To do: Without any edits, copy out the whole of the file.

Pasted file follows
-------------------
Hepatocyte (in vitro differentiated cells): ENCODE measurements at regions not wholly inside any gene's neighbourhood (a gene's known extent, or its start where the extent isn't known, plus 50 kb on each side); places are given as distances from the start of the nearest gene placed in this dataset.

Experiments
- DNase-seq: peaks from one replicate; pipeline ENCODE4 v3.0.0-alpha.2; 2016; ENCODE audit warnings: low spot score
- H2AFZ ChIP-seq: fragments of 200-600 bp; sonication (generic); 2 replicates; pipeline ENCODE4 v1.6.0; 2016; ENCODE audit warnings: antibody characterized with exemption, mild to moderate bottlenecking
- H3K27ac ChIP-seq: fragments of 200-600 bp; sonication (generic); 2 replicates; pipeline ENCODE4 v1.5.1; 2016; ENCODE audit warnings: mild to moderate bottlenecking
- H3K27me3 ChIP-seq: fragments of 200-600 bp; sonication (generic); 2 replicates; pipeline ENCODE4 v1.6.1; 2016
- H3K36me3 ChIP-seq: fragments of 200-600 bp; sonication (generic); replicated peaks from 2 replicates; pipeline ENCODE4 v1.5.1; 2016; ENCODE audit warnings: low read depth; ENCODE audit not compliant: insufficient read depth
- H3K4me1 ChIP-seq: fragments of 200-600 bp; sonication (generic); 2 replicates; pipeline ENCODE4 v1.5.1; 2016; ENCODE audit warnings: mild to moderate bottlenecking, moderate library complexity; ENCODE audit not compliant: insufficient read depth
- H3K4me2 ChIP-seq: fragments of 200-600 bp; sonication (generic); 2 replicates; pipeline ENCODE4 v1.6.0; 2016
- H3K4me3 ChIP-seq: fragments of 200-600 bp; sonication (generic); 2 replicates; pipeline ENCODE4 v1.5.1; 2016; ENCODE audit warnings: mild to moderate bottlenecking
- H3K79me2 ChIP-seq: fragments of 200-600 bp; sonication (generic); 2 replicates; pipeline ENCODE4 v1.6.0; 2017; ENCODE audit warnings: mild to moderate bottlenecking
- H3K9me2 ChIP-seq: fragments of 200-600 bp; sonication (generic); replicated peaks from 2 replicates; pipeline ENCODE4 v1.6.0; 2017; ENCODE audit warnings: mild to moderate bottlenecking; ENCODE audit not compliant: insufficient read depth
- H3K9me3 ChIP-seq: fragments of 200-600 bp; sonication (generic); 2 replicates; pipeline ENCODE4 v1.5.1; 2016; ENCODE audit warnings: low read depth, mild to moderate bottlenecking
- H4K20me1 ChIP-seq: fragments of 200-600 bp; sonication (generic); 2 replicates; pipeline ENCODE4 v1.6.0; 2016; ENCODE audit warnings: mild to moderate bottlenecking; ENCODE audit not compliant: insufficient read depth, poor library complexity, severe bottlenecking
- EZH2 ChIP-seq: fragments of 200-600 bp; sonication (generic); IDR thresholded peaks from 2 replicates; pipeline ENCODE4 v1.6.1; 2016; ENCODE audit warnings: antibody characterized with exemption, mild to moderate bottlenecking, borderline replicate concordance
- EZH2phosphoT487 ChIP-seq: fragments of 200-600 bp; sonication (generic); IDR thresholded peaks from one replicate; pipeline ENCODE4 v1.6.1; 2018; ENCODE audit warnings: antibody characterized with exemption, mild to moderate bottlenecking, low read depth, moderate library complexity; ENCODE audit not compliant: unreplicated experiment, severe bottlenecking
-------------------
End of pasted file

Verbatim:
Hepatocyte (in vitro differentiated cells): ENCODE measurements at regions not wholly inside any gene's neighbourhood (a gene's known extent, or its start where the extent isn't known, plus 50 kb on each side); places are given as distances from the start of the nearest gene placed in this dataset.

Experiments
- DNase-seq: peaks from one replicate; pipeline ENCODE4 v3.0.0-alpha.2; 2016; ENCODE audit warnings: low spot score
- H2AFZ ChIP-seq: fragments of 200-600 bp; sonication (generic); 2 replicates; pipeline ENCODE4 v1.6.0; 2016; ENCODE audit warnings: antibody characterized with exemption, mild to moderate bottlenecking
- H3K27ac ChIP-seq: fragments of 200-600 bp; sonication (generic); 2 replicates; pipeline ENCODE4 v1.5.1; 2016; ENCODE audit warnings: mild to moderate bottlenecking
- H3K27me3 ChIP-seq: fragments of 200-600 bp; sonication (generic); 2 replicates; pipeline ENCODE4 v1.6.1; 2016
- H3K36me3 ChIP-seq: fragments of 200-600 bp; sonication (generic); replicated peaks from 2 replicates; pipeline ENCODE4 v1.5.1; 2016; ENCODE audit warnings: low read depth; ENCODE audit not compliant: insufficient read depth
- H3K4me1 ChIP-seq: fragments of 200-600 bp; sonication (generic); 2 replicates; pipeline ENCODE4 v1.5.1; 2016; ENCODE audit warnings: mild to moderate bottlenecking, moderate library complexity; ENCODE audit not compliant: insufficient read depth
- H3K4me2 ChIP-seq: fragments of 200-600 bp; sonication (generic); 2 replicates; pipeline ENCODE4 v1.6.0; 2016
- H3K4me3 ChIP-seq: fragments of 200-600 bp; sonication (generic); 2 replicates; pipeline ENCODE4 v1.5.1; 2016; ENCODE audit warnings: mild to moderate bottlenecking
- H3K79me2 ChIP-seq: fragments of 200-600 bp; sonication (generic); 2 replicates; pipeline ENCODE4 v1.6.0; 2017; ENCODE audit warnings: mild to moderate bottlenecking
- H3K9me2 ChIP-seq: fragments of 200-600 bp; sonication (generic); replicated peaks from 2 replicates; pipeline ENCODE4 v1.6.0; 2017; ENCODE audit warnings: mild to moderate bottlenecking; ENCODE audit not compliant: insufficient read depth
- H3K9me3 ChIP-seq: fragments of 200-600 bp; sonication (generic); 2 replicates; pipeline ENCODE4 v1.5.1; 2016; ENCODE audit warnings: low read depth, mild to moderate bottlenecking
- H4K20me1 ChIP-seq: fragments of 200-600 bp; sonication (generic); 2 replicates; pipeline ENCODE4 v1.6.0; 2016; ENCODE audit warnings: mild to moderate bottlenecking; ENCODE audit not compliant: insufficient read depth, poor library complexity, severe bottlenecking
- EZH2 ChIP-seq: fragments of 200-600 bp; sonication (generic); IDR thresholded peaks from 2 replicates; pipeline ENCODE4 v1.6.1; 2016; ENCODE audit warnings: antibody characterized with exemption, mild to moderate bottlenecking, borderline replicate concordance
- EZH2phosphoT487 ChIP-seq: fragments of 200-600 bp; sonication (generic); IDR thresholded peaks from one replicate; pipeline ENCODE4 v1.6.1; 2018; ENCODE audit warnings: antibody characterized with exemption, mild to moderate bottlenecking, low read depth, moderate library complexity; ENCODE audit not compliant: unreplicated experiment, severe bottlenecking